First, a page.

In Carpenter v. United States the Supreme Court will decide whether the Fourth Amendment bars the warrantless collection of cell phone location records. The Court previously ruled in Riley v. California that officers cannot search a cell phone incident to a lawful arrest without a warrant, and earlier held in United States v. Jones that the warrantless attachment and use of a GPS tracking device to monitor the movements of a person’s car over time violated the Fourth Amendment. Now the Court is poised to consider the degree of Fourth Amendment protection given to the location data that is generated by our cell phones. How will the Court view this issue in light of its recent digital privacy cases? Will the Court take up the call by Justice Sotomayor and others to reconsider the application of Smith v. Maryland and the Fourth Amendment rules concerning records held by third parties? Join us to discuss the case following the oral argument on November 29th.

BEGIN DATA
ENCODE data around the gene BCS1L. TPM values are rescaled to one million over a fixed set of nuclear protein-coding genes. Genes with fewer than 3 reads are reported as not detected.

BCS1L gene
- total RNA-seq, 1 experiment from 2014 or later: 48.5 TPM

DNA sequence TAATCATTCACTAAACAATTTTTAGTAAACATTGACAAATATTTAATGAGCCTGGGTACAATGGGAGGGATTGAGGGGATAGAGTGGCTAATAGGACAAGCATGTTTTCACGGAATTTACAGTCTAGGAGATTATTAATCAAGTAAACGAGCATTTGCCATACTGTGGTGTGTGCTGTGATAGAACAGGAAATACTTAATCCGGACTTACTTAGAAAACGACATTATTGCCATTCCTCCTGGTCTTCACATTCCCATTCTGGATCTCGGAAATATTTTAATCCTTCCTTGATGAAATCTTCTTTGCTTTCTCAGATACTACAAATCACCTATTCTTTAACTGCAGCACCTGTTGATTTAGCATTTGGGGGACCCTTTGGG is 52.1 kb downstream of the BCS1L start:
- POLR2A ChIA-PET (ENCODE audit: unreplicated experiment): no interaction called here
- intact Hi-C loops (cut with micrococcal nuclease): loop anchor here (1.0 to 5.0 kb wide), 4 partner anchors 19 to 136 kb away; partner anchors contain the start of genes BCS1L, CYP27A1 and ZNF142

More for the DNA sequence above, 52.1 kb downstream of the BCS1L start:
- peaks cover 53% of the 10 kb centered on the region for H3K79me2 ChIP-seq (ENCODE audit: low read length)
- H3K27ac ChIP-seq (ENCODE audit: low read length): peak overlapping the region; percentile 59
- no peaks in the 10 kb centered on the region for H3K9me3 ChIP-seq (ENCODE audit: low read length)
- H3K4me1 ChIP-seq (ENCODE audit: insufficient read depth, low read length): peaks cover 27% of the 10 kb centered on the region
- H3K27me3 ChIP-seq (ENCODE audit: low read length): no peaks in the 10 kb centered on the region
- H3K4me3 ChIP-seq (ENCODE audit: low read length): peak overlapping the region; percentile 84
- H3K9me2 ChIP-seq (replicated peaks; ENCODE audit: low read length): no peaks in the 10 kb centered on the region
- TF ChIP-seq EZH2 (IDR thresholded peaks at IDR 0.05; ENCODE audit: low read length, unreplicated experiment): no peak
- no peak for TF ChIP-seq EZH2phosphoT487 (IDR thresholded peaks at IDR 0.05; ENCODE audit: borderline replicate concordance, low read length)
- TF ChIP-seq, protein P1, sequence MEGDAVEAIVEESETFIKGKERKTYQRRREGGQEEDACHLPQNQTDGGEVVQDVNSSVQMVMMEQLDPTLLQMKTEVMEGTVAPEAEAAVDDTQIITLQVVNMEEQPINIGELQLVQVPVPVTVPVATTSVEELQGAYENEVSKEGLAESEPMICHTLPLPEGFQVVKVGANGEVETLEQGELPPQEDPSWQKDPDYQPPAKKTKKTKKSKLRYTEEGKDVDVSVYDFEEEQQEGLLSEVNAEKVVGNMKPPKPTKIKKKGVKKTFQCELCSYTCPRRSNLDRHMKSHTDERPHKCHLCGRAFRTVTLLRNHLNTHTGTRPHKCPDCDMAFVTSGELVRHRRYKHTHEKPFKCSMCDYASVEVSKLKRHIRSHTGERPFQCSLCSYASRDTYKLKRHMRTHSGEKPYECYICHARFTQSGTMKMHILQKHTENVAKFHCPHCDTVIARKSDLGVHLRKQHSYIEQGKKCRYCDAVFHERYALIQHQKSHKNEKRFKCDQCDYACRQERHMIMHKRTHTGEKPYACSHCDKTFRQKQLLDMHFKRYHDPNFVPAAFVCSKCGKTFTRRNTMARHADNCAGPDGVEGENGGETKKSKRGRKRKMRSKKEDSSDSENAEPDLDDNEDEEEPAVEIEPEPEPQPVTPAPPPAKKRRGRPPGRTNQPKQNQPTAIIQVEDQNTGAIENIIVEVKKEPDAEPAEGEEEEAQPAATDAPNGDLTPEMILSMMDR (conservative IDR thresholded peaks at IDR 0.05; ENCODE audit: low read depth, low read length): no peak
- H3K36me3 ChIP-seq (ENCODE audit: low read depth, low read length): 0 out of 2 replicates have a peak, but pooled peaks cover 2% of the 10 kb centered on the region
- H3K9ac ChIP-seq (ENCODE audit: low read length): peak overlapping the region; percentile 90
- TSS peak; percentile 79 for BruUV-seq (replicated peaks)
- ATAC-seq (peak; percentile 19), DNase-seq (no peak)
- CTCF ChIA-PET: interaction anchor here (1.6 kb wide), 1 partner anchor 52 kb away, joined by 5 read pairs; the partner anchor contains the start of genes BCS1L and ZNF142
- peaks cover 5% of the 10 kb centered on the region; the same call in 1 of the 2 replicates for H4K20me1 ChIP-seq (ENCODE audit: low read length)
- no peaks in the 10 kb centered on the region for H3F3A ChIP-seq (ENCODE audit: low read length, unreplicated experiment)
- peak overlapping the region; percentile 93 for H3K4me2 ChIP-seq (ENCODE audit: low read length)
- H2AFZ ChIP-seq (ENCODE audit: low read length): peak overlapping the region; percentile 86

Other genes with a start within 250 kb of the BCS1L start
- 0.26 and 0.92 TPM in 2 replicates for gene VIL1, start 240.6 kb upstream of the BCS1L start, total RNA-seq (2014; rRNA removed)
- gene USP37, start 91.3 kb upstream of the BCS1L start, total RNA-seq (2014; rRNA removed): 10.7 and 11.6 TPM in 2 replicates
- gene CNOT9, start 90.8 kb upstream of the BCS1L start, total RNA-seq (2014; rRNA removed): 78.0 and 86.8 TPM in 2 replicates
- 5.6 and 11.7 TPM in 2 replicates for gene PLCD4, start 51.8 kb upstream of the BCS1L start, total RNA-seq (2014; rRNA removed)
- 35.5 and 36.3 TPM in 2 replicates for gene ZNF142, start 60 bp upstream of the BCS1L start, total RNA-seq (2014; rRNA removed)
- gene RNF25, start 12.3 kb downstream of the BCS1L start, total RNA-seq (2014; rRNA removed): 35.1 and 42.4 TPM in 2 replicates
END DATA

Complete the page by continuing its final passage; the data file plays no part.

- Alan Butler
- Jake Laperruque
- Dan Schweitzer
- Elizabeth Wydra
Co-Sponsor: ABA Section of Civil Rights and Social Justice Privacy and Information Protection Committee
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